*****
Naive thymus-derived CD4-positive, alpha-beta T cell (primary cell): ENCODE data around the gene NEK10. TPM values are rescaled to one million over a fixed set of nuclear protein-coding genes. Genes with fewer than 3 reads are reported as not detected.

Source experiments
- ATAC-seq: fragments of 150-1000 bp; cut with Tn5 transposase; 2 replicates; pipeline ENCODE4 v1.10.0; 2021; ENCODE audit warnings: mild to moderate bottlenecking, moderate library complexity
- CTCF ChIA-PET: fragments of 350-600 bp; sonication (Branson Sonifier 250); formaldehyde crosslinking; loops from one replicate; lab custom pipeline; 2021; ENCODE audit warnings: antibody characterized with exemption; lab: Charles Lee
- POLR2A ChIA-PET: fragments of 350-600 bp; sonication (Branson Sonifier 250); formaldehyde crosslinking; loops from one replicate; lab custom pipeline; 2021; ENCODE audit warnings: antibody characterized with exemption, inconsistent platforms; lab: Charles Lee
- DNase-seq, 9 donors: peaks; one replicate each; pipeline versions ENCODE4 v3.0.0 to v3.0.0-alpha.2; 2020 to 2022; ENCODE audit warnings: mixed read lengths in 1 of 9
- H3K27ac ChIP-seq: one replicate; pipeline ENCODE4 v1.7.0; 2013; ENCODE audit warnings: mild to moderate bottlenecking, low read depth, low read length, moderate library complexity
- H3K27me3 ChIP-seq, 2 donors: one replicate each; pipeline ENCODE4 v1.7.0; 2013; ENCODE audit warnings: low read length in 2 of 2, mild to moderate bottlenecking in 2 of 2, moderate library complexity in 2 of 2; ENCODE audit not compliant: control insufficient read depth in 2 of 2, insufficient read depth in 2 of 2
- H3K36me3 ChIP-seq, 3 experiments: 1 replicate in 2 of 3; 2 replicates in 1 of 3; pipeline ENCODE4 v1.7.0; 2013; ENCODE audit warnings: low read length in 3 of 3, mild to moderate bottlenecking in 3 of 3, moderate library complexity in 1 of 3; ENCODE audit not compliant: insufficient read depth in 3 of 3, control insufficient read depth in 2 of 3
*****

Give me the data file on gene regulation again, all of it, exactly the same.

Naive thymus-derived CD4-positive, alpha-beta T cell (primary cell): ENCODE data around the gene NEK10. TPM values are rescaled to one million over a fixed set of nuclear protein-coding genes. Genes with fewer than 3 reads are reported as not detected.

Source experiments
- ATAC-seq: fragments of 150-1000 bp; cut with Tn5 transposase; 2 replicates; pipeline ENCODE4 v1.10.0; 2021; ENCODE audit warnings: mild to moderate bottlenecking, moderate library complexity
- CTCF ChIA-PET: fragments of 350-600 bp; sonication (Branson Sonifier 250); formaldehyde crosslinking; loops from one replicate; lab custom pipeline; 2021; ENCODE audit warnings: antibody characterized with exemption; lab: Charles Lee
- POLR2A ChIA-PET: fragments of 350-600 bp; sonication (Branson Sonifier 250); formaldehyde crosslinking; loops from one replicate; lab custom pipeline; 2021; ENCODE audit warnings: antibody characterized with exemption, inconsistent platforms; lab: Charles Lee
- DNase-seq, 9 donors: peaks; one replicate each; pipeline versions ENCODE4 v3.0.0 to v3.0.0-alpha.2; 2020 to 2022; ENCODE audit warnings: mixed read lengths in 1 of 9
- H3K27ac ChIP-seq: one replicate; pipeline ENCODE4 v1.7.0; 2013; ENCODE audit warnings: mild to moderate bottlenecking, low read depth, low read length, moderate library complexity
- H3K27me3 ChIP-seq, 2 donors: one replicate each; pipeline ENCODE4 v1.7.0; 2013; ENCODE audit warnings: low read length in 2 of 2, mild to moderate bottlenecking in 2 of 2, moderate library complexity in 2 of 2; ENCODE audit not compliant: control insufficient read depth in 2 of 2, insufficient read depth in 2 of 2
- H3K36me3 ChIP-seq, 3 experiments: 1 replicate in 2 of 3; 2 replicates in 1 of 3; pipeline ENCODE4 v1.7.0; 2013; ENCODE audit warnings: low read length in 3 of 3, mild to moderate bottlenecking in 3 of 3, moderate library complexity in 1 of 3; ENCODE audit not compliant: insufficient read depth in 3 of 3, control insufficient read depth in 2 of 3